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An overview of the historical cultural structural and critical factors on breast cancer among south

Open in a separate window Barriers to breast and cervical cancer screening The key informants discussed a number of unique barriers faced by Muslim women to obtaining breast and cervical cancer screening. These various barriers fell into two broad categories: Most commented that a lack of translated information and access to native speaking healthcare providers were significant barriers. Another common barrier participants mentioned was insurance and cost, explaining that usually Muslim women did not have insurance which meant they were not getting the screenings.

Participants also noted that immigration status was often a barrier for many women as they may not seek screenings because of a fear of deportation. Immigration status was also related to having a limited social network to draw upon to get assistance or guidance in obtaining health screenings. In addition to structural barriers, key informants also discussed a number of socio-cultural barriers that prevented Muslim women from seeking or receiving breast and cervical cancer screening.

Nearly all of the participants indicated that many women do not get breast and cervical cancer screening because they do not think it is necessary for their health. Many come from countries where regular screenings do not take place, and thus they were not exposed to the concept of preventive health in their home country. Informants reported that women do not go to the doctor unless they are ill, so preventive health care such as screening seems unnecessary.

Several of the key informants also reported that fatalism was common among Muslim women. Most key informants also noted that socio-cultural gender norms regarding the female role were a barrier. Because of this, many Muslim women delay or do not seek preventive health care services such as breast and cervical cancer screening: They delay the test like a mammogram or Pap smear because of other obligations.

It is not something that the culture enforces but is expected. There is not as much stigma around breast cancer. There is a stigma in women putting themselves first. Because screening requires exposing sensitive areas of the body, Muslim women are embarrassed talking about or engaging in screening tests.

Because of this, many Muslim women will wait to get the screening until it gets to an advanced stage, when treatment may be more complicated [ 36 ]. For cervical cancer in particular, key informants reported stigma as a barrier to getting a Pap smear. They noted that Muslim women attribute cervical cancer to bad behaviors, so they do not believe that they need to get screened because they have not engaged in those behaviors.

Their partner is not monogamous, they get HPV, and then cervical cancer so they associate it cervical cancer with bad habits. Key informants also reported gender of healthcare providers was a barrier in breast and cervical cancer screening for Muslim women. Specifically, if Muslim women do not have a female provider, they will not go for care.

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Strategies to increase breast and cervical cancer screening in the Muslim population Informants also provided important insight into potential approaches to a tailoring health communication campaign to increase breast and cervical cancer screening among Muslim women Table 3. Given the barriers of lack of knowledge and language reported by key informants, most thought these two elements were necessary components in a tailored health campaign.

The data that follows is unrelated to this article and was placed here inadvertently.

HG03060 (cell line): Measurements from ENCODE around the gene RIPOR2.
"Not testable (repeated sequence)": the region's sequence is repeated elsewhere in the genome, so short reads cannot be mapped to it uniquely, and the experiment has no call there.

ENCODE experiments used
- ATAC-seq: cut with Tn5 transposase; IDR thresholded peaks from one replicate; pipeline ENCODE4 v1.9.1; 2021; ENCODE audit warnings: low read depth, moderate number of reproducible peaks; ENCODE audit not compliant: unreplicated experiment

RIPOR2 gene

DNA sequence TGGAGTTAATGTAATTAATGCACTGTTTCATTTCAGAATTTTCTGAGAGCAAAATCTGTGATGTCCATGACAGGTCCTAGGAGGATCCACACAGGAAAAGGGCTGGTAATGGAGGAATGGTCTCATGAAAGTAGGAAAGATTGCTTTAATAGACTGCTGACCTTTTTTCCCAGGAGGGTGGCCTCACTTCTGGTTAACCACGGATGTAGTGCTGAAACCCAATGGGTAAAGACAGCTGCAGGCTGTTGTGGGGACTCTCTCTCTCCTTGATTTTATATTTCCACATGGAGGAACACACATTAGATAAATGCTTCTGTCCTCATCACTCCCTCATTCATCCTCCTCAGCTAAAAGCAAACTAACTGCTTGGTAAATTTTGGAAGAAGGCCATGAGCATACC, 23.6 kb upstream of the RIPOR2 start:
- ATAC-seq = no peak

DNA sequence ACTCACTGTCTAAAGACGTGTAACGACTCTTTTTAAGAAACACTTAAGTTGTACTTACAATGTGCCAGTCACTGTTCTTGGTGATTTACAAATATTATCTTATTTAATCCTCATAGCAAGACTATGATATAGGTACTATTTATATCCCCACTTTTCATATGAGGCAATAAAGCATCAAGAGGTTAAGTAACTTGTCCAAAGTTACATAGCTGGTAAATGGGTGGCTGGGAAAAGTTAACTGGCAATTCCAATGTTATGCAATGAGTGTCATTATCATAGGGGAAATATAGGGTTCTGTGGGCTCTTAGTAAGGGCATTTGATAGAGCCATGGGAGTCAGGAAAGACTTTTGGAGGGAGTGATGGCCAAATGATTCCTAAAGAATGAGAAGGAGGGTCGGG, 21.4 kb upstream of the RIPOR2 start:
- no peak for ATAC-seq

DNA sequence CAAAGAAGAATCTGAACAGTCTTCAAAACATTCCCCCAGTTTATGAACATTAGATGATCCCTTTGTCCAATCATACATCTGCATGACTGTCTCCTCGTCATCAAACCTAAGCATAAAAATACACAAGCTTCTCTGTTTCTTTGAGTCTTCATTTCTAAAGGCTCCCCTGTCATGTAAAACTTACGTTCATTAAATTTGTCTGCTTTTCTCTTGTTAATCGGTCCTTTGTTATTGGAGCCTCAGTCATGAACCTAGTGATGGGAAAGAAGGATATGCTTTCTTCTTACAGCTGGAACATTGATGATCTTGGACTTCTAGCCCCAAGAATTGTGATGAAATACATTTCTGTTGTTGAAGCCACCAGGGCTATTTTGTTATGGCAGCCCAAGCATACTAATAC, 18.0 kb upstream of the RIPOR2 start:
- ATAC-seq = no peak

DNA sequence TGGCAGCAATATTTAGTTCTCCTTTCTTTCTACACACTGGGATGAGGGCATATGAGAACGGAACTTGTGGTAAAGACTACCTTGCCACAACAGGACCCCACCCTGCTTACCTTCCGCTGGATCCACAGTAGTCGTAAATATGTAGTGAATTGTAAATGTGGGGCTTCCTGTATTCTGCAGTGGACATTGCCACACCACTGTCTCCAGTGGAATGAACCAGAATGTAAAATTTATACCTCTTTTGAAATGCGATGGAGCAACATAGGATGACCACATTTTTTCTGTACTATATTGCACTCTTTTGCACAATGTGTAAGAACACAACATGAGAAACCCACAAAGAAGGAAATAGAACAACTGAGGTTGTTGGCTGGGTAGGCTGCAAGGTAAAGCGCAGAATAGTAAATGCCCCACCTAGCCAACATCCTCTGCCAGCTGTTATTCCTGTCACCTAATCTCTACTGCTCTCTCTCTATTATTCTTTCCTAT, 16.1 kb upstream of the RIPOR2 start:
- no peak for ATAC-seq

A health campaign for this population also had to be translated in different languages. In fact, participants thought it was more important to have language-specific over racial- or ethnic-specific materials. Beyond language, all participants agreed that the way a health education campaign is presented is integral to its success. In particular, participants had specific ideas on who presents the message and where the message is disseminated.

It the campaign would not be as effective with new faces because with new faces comes fear. Islam stresses the importance of personal health, and key informants stated this as a facilitator for screening.

  • Informants reported that women do not go to the doctor unless they are ill, so preventive health care such as screening seems unnecessary;
  • From a structural perspective, geographic distance to treatment clinics accounted for the high prevalence of untreated cancer;
  • Second, although a varied group of health care providers, religious leaders and community advocates that serve the Muslim community was interviewed, the study results are limited by the sample size;
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  • A few key informants stated that dissemination of a health campaign on breast and cervical cancer screening would be particularly effective during Friday prayer at mosques due to the higher rates of women attending mosques on that day.

As such, informants stressed that Islamic religious messages encourage women to get screenings as part of their efforts to stay healthy. Tailored health campaigns for Muslim women could build upon these core religious norms when explaining the importance and health promotion benefits of breast and cervical cancer screening.

Similar to religion being a facilitator to breast and cervical cancer screening, key informants also thought faith-based settings could be an important resource when disseminating information about breast and cervical cancer screening in the Muslim community.

  • There is a stigma in women putting themselves first;
  • This dissatisfaction with the way that health care is structured lead many participants to suggest a separate clinic for young people and was one of the critical suggestions put forward by Holmes et al;